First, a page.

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1 000 000 visited pages

Today (2020-11-17) we have reached 1 000 000 visited pages on VetBact since 2020-01-01. This is the largest number we have experienced since VetBact was registered at StatCounter in November 2011. The image below shows that the number of visitors has increased by an average of about 100 000 per year.

Number of visited pages of VetBact per year. The graph has been adapted from StatCounter.

The VetBact Reference Group

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Outbreak of CODD in southern Sweden

The image shows the hoof from a sheep suffering from contagious ovine
digital dermatitis during the recent outbreak in southern Sweden.
Photo: Sara Frosth

A second case in Sweden of Contagious Ovine Digital Dermatitis (CODD), has during the autumn
2020 been demonstrated in southern Sweden. The first case was detected in Sweden in early 2019. CODD is a painful and difficult-to-treat bacterial infection in sheep. First the infection affects the area along the coronary band, then the infection spreads under the hoof horn and can cause detachment of the hoof capsule. CODD is very difficult to treat and is a major problem for sheep farmers in some countries such as the UK. The cause of the disease is not entirely known but Treponema spp. has often been detected in sheep with CODD and sometimes together with Fusobacterium necrophorum and Dichelobacter nodosus.

Sara Frosth & Ingrid Hansson

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Changing Bacterial Names

Rhodococcus equi
Close-up of colonies of Rhodococcus equi cultivated on bovine blood agar. The length of the scale bar is equivalent to 5 mm.

The scientific names of bacteria are changed from time to time and some of them, several times. This may cause confusion, but one should keep in mind that any bacterial name that has been validly published for a certain species may be used in scientific literature. The names must be unique and linguistically correct. Furthermore, they should preferably reflect the relation to closely related species, by having the same genus name. Systematic bacteriology is a rapidly developing scientific field and new pieces of knowledge are continuously obtained. Therefore, recently validly published scientific bacterial names are more likely to reflect the true properties of the bacterium, than older names.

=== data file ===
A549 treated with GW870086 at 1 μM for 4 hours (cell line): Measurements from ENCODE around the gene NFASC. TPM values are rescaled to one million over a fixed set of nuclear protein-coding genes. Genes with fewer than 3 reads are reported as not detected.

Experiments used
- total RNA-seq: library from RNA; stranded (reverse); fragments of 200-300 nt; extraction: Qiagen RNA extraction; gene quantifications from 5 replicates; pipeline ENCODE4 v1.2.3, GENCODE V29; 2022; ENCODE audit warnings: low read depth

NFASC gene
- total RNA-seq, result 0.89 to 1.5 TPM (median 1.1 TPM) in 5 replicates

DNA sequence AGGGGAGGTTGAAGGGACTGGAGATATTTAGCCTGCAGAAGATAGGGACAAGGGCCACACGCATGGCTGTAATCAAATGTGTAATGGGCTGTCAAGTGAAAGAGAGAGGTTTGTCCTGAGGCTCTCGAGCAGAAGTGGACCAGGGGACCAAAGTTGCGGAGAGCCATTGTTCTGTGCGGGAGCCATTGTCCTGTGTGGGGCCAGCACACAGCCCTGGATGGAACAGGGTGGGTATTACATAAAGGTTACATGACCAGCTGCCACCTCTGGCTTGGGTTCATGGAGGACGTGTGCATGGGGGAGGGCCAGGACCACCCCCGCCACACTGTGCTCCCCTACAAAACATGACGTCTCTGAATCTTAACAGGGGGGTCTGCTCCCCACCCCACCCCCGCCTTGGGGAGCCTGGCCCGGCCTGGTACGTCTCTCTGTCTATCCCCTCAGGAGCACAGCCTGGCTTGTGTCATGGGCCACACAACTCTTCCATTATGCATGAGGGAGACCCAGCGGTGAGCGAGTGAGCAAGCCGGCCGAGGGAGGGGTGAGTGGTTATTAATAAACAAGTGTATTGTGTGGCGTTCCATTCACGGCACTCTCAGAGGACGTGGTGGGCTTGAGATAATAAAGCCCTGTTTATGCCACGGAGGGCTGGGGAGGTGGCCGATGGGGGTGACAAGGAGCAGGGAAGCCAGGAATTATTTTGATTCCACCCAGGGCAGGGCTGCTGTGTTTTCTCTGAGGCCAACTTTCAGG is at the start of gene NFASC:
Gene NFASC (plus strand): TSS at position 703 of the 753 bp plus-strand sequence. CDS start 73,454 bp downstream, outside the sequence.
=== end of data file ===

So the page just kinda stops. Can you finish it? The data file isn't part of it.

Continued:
One example of a bacterium that has caused confusion is Rhodococcus equi. There has been an ongoing debate since the1980s, if this bacterium should not be called Rhodococcus hoagii or Prescottella equi, which both have been validly published. In VetBact we have chosen to use Rhodococcus equi because the veterinarians in our area were not very happy with the other names.

In the list of bacterial names in VetBact, you can only find Rhodococcus equi. However, if you perform a Quick Search in VetBact and use the other names of this bacterium, you will arrive at the correct species. This also applies for other bacteria that have more than one validly published name.

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The bacteriology course for Swedish veterinary students, 2020

Close-up of colonies of Bacillus licheniformis which has
recently been included in VetBact. The length of the scale bar is equivalent to 6 mm.

The bacteriology course for the Swedish veterinary students starts on September 17 and we would like to wish the students very welcome to this course. We hope that the students will find VetBact useful during their studies and especially during this year, since all lectures will be on-line due to COVID-19. We appreciate all kinds of feed-back, which will help us to improve VetBact and its different parts. During the last year we have included several new bacteria, and more quizzes have been added in the course material. We are continuously updating information of bacteria, terms, biochemical tests and growth media etc.

The VetBactRef Group

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Continuous improvement…

We are always looking for ways to improve the VetBact database and website, and although we haven’t added any new types of information this year, we have continued to refine the content that we already had.

Start page of the General Quiz in bacteriology.
On the first page of the General Quiz, you can
now choose topic area and number of questions.

For example, we have included information about several bacteria that were not in the database before. Also, we have spruced up the quizzes in bacteriology and food safety by adding around 30 new questions and given you the option to choose questions from different categories, as shown in the image. If you haven’t tried it already, why not challenge yourself and give it a go?

Many of the improvements we make are initiated by students or other interested parties, so if you have any suggestions or other comments, don’t hesitate to let us know!